Bangi-dong Ancient Tombs

  • Era
    Baekje of the Three Kingdoms era
  • Status
    Historic Site No. 270 (Dec. 28, 1979)
  • Location
    219, Ogeum-ro, Songpa-gu (125, Bangi-dong)
  • Size
    Total area: 31,154 ㎡
  • Transportation
    [Bus] 3313, 3315, 3414, 3216
    [Subway] Bangi Station on Line 5 or Songpanaru Station on Line 9
  • These ancient tombs, built on a low hill in Bangi-dong, are dated to the Three Kingdoms era (Baekje and Silla). In 1971, the joint archeological survey of the National Museum of Korea and the National Research Institute of Cultural Heritage found eight tombs, of which six were investigated as part of the new town creation plan for Jamsil District in 1975.
  • The tombs are divided into stone chamber tombs with a tunnel entrance and stone coffin tombs. Tomb No. 1, which is a stone chamber tomb, has a chamber surrounded by walls heaped up with wide stones, along with an entrance on a wall and a capstone on which soil is piled up.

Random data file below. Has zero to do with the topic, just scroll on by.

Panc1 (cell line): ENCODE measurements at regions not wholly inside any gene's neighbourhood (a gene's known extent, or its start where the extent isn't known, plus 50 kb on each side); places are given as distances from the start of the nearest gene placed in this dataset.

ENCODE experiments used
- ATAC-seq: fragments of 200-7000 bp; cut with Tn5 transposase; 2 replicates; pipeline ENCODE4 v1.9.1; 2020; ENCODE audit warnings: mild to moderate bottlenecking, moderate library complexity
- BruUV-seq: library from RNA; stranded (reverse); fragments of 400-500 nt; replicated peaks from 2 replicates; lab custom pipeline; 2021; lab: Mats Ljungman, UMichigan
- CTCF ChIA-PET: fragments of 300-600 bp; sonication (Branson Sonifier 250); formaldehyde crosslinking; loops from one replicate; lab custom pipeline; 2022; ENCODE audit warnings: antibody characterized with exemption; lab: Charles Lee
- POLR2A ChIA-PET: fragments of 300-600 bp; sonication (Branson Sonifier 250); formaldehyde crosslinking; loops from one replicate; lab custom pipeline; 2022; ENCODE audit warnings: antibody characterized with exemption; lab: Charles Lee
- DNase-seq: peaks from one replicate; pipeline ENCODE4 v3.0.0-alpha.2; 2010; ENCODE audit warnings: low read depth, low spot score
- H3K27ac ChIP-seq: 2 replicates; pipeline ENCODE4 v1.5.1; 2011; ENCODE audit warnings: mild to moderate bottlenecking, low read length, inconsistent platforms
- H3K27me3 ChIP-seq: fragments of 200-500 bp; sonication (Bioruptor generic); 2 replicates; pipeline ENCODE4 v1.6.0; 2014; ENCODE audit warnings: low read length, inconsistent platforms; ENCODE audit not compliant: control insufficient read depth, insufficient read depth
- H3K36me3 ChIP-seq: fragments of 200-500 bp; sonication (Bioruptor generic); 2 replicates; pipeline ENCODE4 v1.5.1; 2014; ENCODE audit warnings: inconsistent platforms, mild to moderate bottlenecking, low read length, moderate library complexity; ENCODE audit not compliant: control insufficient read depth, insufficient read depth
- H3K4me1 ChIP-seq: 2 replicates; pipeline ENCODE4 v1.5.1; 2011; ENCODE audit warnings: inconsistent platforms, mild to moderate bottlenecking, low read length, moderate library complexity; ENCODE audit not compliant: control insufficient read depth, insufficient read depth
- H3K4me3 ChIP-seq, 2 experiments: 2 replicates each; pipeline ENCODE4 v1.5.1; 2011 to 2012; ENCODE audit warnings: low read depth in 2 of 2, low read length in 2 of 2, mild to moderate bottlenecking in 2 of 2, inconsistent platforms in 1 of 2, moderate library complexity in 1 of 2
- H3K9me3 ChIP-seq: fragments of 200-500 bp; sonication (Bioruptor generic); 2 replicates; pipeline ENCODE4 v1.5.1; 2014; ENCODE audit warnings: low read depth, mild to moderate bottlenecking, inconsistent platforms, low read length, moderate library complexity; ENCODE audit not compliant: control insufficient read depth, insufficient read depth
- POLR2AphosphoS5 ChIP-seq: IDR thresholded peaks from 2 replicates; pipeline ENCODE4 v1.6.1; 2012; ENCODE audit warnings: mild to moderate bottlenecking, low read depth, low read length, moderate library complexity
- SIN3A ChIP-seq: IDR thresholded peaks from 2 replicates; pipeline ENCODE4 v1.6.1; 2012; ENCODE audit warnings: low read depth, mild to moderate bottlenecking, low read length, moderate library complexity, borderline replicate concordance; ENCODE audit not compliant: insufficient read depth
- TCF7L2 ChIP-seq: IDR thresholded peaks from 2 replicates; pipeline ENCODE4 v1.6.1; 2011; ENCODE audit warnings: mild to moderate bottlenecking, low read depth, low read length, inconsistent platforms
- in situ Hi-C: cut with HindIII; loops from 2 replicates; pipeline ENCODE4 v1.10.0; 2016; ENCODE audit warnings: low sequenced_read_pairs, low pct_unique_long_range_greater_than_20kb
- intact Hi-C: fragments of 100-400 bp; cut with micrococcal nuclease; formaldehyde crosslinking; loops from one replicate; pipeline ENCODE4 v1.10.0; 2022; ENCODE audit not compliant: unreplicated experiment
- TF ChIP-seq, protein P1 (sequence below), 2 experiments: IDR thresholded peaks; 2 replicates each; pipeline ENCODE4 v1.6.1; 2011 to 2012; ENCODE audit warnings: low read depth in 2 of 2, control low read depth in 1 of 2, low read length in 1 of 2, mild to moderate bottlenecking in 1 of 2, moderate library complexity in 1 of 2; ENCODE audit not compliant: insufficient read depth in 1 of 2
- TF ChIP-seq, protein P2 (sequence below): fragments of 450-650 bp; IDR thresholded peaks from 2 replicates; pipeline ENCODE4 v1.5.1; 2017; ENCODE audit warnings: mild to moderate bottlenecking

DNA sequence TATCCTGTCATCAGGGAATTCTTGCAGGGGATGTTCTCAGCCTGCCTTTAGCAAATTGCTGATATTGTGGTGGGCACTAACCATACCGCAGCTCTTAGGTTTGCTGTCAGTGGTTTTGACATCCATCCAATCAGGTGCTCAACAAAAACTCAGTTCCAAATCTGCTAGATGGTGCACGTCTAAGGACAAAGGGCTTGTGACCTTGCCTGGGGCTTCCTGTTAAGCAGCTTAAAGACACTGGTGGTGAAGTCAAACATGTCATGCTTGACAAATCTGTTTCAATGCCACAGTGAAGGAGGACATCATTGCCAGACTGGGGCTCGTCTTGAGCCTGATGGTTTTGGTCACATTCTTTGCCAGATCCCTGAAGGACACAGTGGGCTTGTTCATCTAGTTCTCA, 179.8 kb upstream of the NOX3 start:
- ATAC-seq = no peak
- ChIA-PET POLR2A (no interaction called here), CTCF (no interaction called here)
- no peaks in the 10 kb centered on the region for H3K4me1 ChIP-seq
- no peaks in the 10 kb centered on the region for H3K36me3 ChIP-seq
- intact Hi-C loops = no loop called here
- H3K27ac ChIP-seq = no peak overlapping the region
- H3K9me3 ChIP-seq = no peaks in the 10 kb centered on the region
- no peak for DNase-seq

• As the historic remains found in the Songpa area, including Pungnap Toseong and Mongchon Toseong Earthen Walls and Seokchon-dong Ancient Tombs have all been identified as relics of Baekje, the tombs in Bangi-dong have also been presumed to be royal tombs of Baekje. Meanwhile, since the excavation of Silla earthenware, including grayish blue mounted dishes from Tombs No. 4, 5 and 6, it has also been insisted that they are royal tombs of Silla.

Mongchon Toseong

  • Era
    Baekje of the Three Kingdoms era
  • Status
    Historic Site No. 297 (July 22, 1982)
  • Location
    424, Olympic-ro, Songpa-gu
  • Size
    Total area: 441,765 ㎡
  • Transportation
    [Bus] 340 ,341, 361, 3312, 3214, 3411, 3412, 3413
    [Subway] Mongchontoseong Station on Line 8 or Hanseong Baekje Station on Line 9
  • Mongchon Toseong is an earthen wall built by heaping up layers of clayish soil and sand using a natural hill located to the south of Pungnap Toseong. The two fortresses form the boundaries of the royal capital of Hanseong Baekje.
    Seongnaecheon Stream near the fortress originally served as a natural moat for the wall, before the current Mongchon moat was formed when Olympic Park was created, as the shape of the stream was changed due to urban development.